Settlers originally named this community as "Calhoun,” after Senator John C. Calhoun of South Carolina, expressing their cultural ties. The land that Springfield now occupies was visited first by trappers and fur traders who came to the Sangamon River in 1818.
The first cabin was built in 1820, by John Kelly, after discovering the area to be plentiful of deer and wild game. He built his cabin upon a hill, overlooking a creek known eventually as the Town Branch. A stone marker on the north side of Jefferson street, halfway between 1st and College streets, marks the location of this original dwelling. A second stone marker at the NW corner of 2nd and Jefferson, often mistaken for the original home site, marks instead the location of the first county courthouse, which was later built on Kelly's property. In 1821, Calhoun was designated as the county seat of Sangamon County due to its location, fertile soil and trading opportunities.
Settlers from Kentucky, Virginia, and North Carolina came to the developing settlement. By 1832, Senator Calhoun had fallen out of the favor with the public and the town renamed itself as Springfield. According to local history, the name was suggested by the wife of John Kelly, after Spring Creek, which ran through the area known as "Kelly's Field".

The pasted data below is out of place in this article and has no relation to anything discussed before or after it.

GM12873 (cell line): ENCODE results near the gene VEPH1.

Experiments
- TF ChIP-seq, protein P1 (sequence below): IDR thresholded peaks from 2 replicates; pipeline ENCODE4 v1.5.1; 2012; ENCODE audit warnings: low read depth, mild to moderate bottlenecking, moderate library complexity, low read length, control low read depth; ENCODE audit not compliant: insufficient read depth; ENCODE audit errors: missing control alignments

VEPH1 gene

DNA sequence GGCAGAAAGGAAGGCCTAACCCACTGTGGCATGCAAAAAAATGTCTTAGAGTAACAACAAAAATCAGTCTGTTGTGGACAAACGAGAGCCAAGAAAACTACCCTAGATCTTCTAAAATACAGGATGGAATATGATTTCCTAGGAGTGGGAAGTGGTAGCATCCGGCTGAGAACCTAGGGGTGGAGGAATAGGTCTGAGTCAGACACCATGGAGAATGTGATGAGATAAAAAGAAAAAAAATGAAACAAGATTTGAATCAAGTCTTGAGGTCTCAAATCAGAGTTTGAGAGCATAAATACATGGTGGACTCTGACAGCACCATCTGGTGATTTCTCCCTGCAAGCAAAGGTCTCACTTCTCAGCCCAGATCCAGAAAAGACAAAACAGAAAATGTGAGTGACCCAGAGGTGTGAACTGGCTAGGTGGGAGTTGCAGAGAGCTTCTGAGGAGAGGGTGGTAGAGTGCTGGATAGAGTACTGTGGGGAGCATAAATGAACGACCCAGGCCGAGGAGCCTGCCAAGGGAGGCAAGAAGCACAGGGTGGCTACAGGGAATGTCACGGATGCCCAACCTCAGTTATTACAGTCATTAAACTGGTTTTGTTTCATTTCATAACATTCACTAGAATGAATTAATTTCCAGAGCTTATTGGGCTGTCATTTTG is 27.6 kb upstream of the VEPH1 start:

Kaskaskia was the first capital of the Illinois Territory from its organization in 1809, continuing through statehood in 1818, and through the first year as a state in 1819. Vandalia was the second state capital of Illinois, from 1819 to 1839. Springfield was designated in 1839 as the third capital, and has continued to be so. The designation was largely due to the efforts of Abraham Lincoln and his associates; nicknamed the "Long Nine" for their combined height of 54 feet (16 m).
The Potawatomi Trail of Death passed through here in 1838. The Native Americans were forced west to Indian Territory by the government's Indian Removal policy.
Abraham Lincoln arrived in the Springfield area in 1831 when he was a young man, but he did not live in the city until 1837. He spent the ensuing six years in New Salem, where he began his legal studies, joined the state militia, and was elected to the Illinois General Assembly.